If a two-hour jaunt around the Islas Ballestas doesn't satisfy your thirst for guano, sea lions, and sea birds, then a land trip to this 280,000-hectare (700,000-plus-acre) park just might. The stunning coastal reserve, on a peninsula south of Pisco, teems with wildlife. Pelicans, condors, and red-and-white flamingos congregate and breed here; the latter are said to have inspired the red-and-white independence flag General San Martín designed when he liberated Peru. On shore you can't miss the sound (or the smell) of the hundreds of sea lions, while in the water you might spot penguins, sea turtles, dolphins, manta rays, and even hammerhead sharks.
Named for the blustering paracas (sandstorms) that buffet the west coast each winter, the Reserva Nacional de Paracas is Peru's first park for marine conservation. Organized tours take you along the thin dirt tracks that crisscross the peninsula, passing by sheltered lagoons, rugged cliffs full of caves, and small fishing villages.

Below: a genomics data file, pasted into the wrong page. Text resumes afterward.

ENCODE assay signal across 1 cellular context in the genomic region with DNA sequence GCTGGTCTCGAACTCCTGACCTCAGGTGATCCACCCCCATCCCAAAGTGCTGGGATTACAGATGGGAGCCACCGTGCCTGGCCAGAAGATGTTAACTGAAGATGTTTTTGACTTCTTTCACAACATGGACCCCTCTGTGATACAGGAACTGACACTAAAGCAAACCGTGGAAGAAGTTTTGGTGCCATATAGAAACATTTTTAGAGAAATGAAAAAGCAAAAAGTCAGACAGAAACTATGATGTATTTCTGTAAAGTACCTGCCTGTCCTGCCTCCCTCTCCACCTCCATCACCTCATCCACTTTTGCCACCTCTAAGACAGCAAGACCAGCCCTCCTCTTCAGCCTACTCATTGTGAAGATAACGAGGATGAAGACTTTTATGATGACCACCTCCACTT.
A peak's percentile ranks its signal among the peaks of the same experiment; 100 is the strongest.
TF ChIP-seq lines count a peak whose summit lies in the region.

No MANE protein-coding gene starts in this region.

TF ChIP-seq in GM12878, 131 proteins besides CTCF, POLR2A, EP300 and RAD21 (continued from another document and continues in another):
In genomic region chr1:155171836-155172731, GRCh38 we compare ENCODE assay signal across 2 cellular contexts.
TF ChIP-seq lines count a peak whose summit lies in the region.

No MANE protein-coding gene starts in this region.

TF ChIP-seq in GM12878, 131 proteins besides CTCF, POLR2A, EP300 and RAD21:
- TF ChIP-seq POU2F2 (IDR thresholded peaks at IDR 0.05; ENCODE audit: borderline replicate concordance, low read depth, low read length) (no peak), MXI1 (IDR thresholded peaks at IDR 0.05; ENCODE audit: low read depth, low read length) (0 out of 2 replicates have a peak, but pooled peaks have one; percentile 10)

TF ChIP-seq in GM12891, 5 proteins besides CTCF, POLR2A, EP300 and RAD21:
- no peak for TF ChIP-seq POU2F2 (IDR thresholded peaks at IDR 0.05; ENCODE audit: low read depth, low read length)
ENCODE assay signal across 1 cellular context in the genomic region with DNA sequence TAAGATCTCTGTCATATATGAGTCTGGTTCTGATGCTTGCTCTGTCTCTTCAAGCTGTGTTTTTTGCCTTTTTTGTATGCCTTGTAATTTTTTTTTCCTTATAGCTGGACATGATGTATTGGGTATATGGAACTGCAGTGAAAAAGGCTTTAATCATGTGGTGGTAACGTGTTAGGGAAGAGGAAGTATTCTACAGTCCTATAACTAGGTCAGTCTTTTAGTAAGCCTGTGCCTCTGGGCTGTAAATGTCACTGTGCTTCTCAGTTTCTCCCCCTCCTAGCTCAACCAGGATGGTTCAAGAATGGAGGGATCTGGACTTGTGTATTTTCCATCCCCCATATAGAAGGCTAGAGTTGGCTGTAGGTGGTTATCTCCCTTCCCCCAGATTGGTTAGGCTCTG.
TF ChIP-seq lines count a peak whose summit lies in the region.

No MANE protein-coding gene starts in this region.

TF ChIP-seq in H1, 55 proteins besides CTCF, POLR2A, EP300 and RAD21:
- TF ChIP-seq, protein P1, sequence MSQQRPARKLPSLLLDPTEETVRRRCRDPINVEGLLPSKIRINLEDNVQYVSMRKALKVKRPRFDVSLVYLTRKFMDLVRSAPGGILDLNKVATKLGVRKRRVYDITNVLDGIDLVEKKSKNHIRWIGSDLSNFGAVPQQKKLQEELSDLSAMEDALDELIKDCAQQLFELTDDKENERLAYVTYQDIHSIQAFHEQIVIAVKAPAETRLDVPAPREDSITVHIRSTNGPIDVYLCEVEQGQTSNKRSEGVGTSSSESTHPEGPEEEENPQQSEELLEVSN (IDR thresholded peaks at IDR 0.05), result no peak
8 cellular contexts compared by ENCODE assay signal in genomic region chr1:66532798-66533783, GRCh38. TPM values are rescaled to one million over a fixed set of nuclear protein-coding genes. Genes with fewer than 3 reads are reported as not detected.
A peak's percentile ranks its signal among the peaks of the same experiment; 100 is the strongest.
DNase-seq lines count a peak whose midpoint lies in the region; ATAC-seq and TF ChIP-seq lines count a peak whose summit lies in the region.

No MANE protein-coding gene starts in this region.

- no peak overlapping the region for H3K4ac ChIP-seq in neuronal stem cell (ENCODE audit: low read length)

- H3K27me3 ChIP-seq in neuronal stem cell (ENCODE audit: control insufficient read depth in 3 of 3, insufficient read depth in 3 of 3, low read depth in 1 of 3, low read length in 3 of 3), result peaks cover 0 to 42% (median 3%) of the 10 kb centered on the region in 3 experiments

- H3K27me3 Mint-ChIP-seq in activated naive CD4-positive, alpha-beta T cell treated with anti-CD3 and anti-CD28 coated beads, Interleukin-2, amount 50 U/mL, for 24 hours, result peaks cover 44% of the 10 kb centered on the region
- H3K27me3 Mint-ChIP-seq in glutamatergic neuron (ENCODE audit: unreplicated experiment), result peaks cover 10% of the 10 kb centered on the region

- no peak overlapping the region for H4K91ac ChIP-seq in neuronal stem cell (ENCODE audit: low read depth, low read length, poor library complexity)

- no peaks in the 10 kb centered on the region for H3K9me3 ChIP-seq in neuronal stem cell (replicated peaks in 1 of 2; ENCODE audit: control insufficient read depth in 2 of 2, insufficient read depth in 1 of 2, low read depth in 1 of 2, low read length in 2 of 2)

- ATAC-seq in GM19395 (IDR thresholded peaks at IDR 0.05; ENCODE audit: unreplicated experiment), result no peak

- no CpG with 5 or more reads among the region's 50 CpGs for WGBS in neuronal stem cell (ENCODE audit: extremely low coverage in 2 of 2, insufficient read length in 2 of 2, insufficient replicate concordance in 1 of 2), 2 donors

This is prime walking territory, where you can stroll from the bay to the Julio Tello Museum, and on to the fishing village of Lagunilla 5 km (3 miles) farther across the neck of the peninsula. Adjacent to the museum are colonies of flamingos, best seen June through July (and absent January through March, when they fly to Sierra). Hike another 6 km (4 miles) to reach Mirador de Lobos (Sea-Lion Lookout) at Punta El Arquillo. Carved into the highest point in the cliffs above Paracas Bay, 14 km (9 miles) from the museum is the Candelabra. Note that you must hire a guide to explore the land trails. Minibus tours of the entire park can be arranged through local hotels and travel agencies for about S/65–S/75 for five hours.